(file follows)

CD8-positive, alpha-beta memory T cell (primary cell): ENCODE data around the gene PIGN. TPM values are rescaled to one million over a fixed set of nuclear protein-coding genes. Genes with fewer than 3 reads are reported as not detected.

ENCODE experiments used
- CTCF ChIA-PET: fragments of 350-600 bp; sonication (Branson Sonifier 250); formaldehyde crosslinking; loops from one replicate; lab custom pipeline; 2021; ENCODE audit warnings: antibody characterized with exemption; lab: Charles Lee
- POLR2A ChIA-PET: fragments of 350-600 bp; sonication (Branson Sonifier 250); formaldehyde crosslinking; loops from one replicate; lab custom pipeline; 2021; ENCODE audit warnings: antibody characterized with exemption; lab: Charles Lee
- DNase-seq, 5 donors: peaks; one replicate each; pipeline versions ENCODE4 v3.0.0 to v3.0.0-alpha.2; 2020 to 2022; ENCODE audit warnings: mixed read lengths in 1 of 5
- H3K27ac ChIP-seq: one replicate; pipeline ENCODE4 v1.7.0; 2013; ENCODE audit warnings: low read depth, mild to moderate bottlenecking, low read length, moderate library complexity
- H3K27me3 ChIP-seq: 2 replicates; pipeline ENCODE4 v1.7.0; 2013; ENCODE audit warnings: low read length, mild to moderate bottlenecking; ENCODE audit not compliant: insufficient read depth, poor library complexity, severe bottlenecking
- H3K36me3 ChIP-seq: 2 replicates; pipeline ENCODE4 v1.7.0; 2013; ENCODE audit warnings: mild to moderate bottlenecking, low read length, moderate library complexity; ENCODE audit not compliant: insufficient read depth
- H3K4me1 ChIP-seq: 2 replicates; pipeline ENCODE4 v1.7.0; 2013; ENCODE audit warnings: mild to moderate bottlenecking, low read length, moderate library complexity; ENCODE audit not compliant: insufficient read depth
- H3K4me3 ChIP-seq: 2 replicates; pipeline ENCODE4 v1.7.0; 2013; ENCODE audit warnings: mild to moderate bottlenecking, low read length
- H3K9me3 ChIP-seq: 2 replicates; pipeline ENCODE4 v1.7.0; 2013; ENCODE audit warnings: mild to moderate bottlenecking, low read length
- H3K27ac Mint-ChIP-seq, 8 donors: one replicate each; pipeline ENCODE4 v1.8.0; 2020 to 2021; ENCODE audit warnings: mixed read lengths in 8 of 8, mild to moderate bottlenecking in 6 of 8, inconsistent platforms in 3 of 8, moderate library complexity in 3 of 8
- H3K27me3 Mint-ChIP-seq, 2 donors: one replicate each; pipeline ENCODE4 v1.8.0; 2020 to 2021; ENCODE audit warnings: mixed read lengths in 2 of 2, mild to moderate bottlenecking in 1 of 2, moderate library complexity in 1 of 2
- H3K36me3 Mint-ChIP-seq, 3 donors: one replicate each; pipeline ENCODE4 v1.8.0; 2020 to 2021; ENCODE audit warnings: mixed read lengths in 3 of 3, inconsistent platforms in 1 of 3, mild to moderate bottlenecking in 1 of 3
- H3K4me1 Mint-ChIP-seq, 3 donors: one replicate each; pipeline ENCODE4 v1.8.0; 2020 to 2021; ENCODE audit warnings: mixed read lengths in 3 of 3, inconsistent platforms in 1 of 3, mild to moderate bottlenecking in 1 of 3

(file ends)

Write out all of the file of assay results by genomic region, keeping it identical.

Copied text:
CD8-positive, alpha-beta memory T cell (primary cell): ENCODE data around the gene PIGN. TPM values are rescaled to one million over a fixed set of nuclear protein-coding genes. Genes with fewer than 3 reads are reported as not detected.

ENCODE experiments used
- CTCF ChIA-PET: fragments of 350-600 bp; sonication (Branson Sonifier 250); formaldehyde crosslinking; loops from one replicate; lab custom pipeline; 2021; ENCODE audit warnings: antibody characterized with exemption; lab: Charles Lee
- POLR2A ChIA-PET: fragments of 350-600 bp; sonication (Branson Sonifier 250); formaldehyde crosslinking; loops from one replicate; lab custom pipeline; 2021; ENCODE audit warnings: antibody characterized with exemption; lab: Charles Lee
- DNase-seq, 5 donors: peaks; one replicate each; pipeline versions ENCODE4 v3.0.0 to v3.0.0-alpha.2; 2020 to 2022; ENCODE audit warnings: mixed read lengths in 1 of 5
- H3K27ac ChIP-seq: one replicate; pipeline ENCODE4 v1.7.0; 2013; ENCODE audit warnings: low read depth, mild to moderate bottlenecking, low read length, moderate library complexity
- H3K27me3 ChIP-seq: 2 replicates; pipeline ENCODE4 v1.7.0; 2013; ENCODE audit warnings: low read length, mild to moderate bottlenecking; ENCODE audit not compliant: insufficient read depth, poor library complexity, severe bottlenecking
- H3K36me3 ChIP-seq: 2 replicates; pipeline ENCODE4 v1.7.0; 2013; ENCODE audit warnings: mild to moderate bottlenecking, low read length, moderate library complexity; ENCODE audit not compliant: insufficient read depth
- H3K4me1 ChIP-seq: 2 replicates; pipeline ENCODE4 v1.7.0; 2013; ENCODE audit warnings: mild to moderate bottlenecking, low read length, moderate library complexity; ENCODE audit not compliant: insufficient read depth
- H3K4me3 ChIP-seq: 2 replicates; pipeline ENCODE4 v1.7.0; 2013; ENCODE audit warnings: mild to moderate bottlenecking, low read length
- H3K9me3 ChIP-seq: 2 replicates; pipeline ENCODE4 v1.7.0; 2013; ENCODE audit warnings: mild to moderate bottlenecking, low read length
- H3K27ac Mint-ChIP-seq, 8 donors: one replicate each; pipeline ENCODE4 v1.8.0; 2020 to 2021; ENCODE audit warnings: mixed read lengths in 8 of 8, mild to moderate bottlenecking in 6 of 8, inconsistent platforms in 3 of 8, moderate library complexity in 3 of 8
- H3K27me3 Mint-ChIP-seq, 2 donors: one replicate each; pipeline ENCODE4 v1.8.0; 2020 to 2021; ENCODE audit warnings: mixed read lengths in 2 of 2, mild to moderate bottlenecking in 1 of 2, moderate library complexity in 1 of 2
- H3K36me3 Mint-ChIP-seq, 3 donors: one replicate each; pipeline ENCODE4 v1.8.0; 2020 to 2021; ENCODE audit warnings: mixed read lengths in 3 of 3, inconsistent platforms in 1 of 3, mild to moderate bottlenecking in 1 of 3
- H3K4me1 Mint-ChIP-seq, 3 donors: one replicate each; pipeline ENCODE4 v1.8.0; 2020 to 2021; ENCODE audit warnings: mixed read lengths in 3 of 3, inconsistent platforms in 1 of 3, mild to moderate bottlenecking in 1 of 3